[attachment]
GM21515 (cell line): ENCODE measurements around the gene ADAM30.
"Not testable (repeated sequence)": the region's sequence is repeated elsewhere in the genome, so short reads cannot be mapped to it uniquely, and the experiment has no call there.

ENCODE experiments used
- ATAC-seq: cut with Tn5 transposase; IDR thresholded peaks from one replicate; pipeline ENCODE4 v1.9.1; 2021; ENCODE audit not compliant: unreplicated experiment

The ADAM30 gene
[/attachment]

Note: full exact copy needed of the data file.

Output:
GM21515 (cell line): ENCODE measurements around the gene ADAM30.
"Not testable (repeated sequence)": the region's sequence is repeated elsewhere in the genome, so short reads cannot be mapped to it uniquely, and the experiment has no call there.

ENCODE experiments used
- ATAC-seq: cut with Tn5 transposase; IDR thresholded peaks from one replicate; pipeline ENCODE4 v1.9.1; 2021; ENCODE audit not compliant: unreplicated experiment

The ADAM30 gene